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Twenty In Their 20s: ZACH WEISBERG ROSS PFAHLER

Zach Weisberg wanted to combine his passions. He loves surfing and writing. That led him to create Inertia, an online community platform featuring news, opinions, photography, videos and art from the surfing community.

He came to the project after working as a digital content editor for Surfer Magazine for three years.

“I recognized a void in publishing in the world of action sports,” he said. “Nearly all publications were print first and the Web represented undervalued elements of their business. This was an opportunity to create something meaningful in surfing.”

Since launching the site in 2010, he has published contributions from little-known surfers who wanted to participate in the project. It has also featured writing by high-profile figures from the world of surfing, such as Jim Moriarty, chief executive of the Surfrider Foundation, and champion wave-rider Kelly Slater.

Weisberg drafted his friend Ross Pfahler to help him get the site going. Pfahler came to the venture from the world of information technology.

They started with only personal savings.

“Online publishing isn’t a very capital-intensive business if you think strategically about how to go to market, so it didn’t require an exorbitant amount of money,” Weisberg said. “And, luckily, we had a cadre of very talented people supporting me who were willing to help with design and development and asked for very little in return.”

Their goal is to promote their values, addressing serious issues such as discrimination in sports. Pfahler said the pair faces the same difficulties as any other modern media Internet publishing enterprise.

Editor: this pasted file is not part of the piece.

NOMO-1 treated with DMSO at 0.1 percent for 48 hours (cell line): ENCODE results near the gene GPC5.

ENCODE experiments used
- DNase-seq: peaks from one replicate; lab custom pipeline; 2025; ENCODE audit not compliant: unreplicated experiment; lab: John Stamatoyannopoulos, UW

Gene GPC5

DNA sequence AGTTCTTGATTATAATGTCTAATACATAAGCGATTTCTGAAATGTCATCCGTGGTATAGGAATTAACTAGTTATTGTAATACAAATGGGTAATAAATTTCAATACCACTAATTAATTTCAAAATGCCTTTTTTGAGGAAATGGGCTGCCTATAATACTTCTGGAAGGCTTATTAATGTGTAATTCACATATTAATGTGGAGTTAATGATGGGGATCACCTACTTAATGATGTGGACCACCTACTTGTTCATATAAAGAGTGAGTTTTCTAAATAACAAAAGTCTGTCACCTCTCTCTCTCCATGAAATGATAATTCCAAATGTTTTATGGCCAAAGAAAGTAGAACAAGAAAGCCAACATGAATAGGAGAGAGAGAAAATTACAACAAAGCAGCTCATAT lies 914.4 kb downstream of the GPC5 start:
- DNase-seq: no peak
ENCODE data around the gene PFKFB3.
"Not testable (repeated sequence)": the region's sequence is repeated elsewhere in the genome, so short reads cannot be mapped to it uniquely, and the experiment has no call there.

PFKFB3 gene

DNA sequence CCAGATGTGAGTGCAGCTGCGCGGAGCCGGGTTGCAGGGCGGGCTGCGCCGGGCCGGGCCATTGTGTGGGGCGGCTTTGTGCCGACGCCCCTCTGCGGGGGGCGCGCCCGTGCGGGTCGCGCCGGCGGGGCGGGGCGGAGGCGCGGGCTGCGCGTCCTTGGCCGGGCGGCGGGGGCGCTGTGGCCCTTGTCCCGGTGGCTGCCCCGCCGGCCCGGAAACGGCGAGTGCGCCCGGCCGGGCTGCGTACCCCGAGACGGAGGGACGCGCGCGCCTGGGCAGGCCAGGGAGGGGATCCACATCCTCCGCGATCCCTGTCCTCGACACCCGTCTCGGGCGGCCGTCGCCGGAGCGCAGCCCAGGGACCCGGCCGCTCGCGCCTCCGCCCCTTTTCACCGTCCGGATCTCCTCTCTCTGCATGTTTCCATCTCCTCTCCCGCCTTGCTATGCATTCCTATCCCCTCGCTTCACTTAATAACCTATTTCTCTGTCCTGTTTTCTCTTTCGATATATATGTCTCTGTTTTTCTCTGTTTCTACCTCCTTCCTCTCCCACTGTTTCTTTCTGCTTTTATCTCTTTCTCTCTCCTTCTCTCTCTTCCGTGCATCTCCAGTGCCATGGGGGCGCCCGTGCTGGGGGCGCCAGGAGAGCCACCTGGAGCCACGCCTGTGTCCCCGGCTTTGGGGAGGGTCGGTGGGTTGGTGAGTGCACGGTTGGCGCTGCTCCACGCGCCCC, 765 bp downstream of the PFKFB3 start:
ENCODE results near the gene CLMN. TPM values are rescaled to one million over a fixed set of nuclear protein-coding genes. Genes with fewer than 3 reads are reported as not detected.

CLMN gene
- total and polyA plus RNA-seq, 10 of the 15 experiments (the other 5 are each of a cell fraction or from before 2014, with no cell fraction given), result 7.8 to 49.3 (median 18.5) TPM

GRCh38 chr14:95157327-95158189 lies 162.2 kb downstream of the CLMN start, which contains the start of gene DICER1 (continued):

“The biggest challenge is to figure out how quality journalism can succeed on the Web,” Pfahler said.

They now have a monthly readership of 30, 000 and publish 12 daily articles.

Their youth might have presented some hurdles if they had started some other kind of company, but publishing an online surfing magazine isn’t for older people anyway.

“We’re working in a young industry,” Weisberg said. “I’d imagine median ages of management are decreasing across the board – especially in the tech space.”

He’d consider starting another company, but only after he’s built Inertia into what he wants it to be.

“We’ve still got a ton of work to do with Inertia before I could seriously entertain the notion of building something else, though,” he said. “This company is a huge part of me. I want to eventually transform it into a hub for all action sports.”

As for relaxing, Pfahler thrives on challenges and said too much work is not enough. When pressed, however, he said he enjoys quiet time by turning off his Mac.

When he’s not working, Weisberg plays in a punk rock band. But he said the best way to relax between meetings and brainstorming is to surf.

“When the waves are good, and I’m in good company, nothing beats it,” he said.

– Anna Nikonova

ZACH WEISBERG, 29

ROSS PFAHLER, 27

Inertia, a Web-based surfing network featuring articles, news, photo and videos, Venice

Employees: 4

Financials: Profitable.

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